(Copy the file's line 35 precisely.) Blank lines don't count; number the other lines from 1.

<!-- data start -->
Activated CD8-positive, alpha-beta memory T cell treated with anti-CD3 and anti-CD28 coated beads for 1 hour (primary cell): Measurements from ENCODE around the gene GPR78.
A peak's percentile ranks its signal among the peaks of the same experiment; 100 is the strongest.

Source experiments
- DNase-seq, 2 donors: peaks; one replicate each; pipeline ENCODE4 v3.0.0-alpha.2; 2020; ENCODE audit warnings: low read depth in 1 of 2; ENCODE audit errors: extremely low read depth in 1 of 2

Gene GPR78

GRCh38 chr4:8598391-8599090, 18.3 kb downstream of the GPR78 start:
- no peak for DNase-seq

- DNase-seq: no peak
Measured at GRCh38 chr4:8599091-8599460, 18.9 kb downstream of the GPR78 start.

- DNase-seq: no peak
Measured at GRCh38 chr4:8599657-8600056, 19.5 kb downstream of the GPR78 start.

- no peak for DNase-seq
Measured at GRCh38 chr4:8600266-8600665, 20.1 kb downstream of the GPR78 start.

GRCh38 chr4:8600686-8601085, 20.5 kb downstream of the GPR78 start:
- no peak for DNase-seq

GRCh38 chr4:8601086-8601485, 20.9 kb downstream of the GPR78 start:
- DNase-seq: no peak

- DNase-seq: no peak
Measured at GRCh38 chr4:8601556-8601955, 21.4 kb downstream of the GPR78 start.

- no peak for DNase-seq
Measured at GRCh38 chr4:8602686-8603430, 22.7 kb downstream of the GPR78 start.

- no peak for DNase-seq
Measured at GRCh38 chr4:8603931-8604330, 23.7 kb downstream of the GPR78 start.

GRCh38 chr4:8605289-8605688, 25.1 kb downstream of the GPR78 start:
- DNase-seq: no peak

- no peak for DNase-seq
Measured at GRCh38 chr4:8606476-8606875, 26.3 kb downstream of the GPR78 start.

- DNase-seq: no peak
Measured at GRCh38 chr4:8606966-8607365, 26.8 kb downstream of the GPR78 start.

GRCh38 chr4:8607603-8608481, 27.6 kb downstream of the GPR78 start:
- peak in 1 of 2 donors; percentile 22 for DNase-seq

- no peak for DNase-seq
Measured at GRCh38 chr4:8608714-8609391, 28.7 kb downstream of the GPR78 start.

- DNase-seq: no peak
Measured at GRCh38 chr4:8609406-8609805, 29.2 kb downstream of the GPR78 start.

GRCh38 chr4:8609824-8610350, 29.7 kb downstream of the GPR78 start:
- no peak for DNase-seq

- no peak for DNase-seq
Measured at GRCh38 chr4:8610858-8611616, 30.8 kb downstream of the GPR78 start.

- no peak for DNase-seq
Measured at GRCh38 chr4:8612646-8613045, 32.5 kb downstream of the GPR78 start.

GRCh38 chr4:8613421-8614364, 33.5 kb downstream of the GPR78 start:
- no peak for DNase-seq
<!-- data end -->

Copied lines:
Measured at GRCh38 chr4:8609406-8609805, 29.2 kb downstream of the GPR78 start.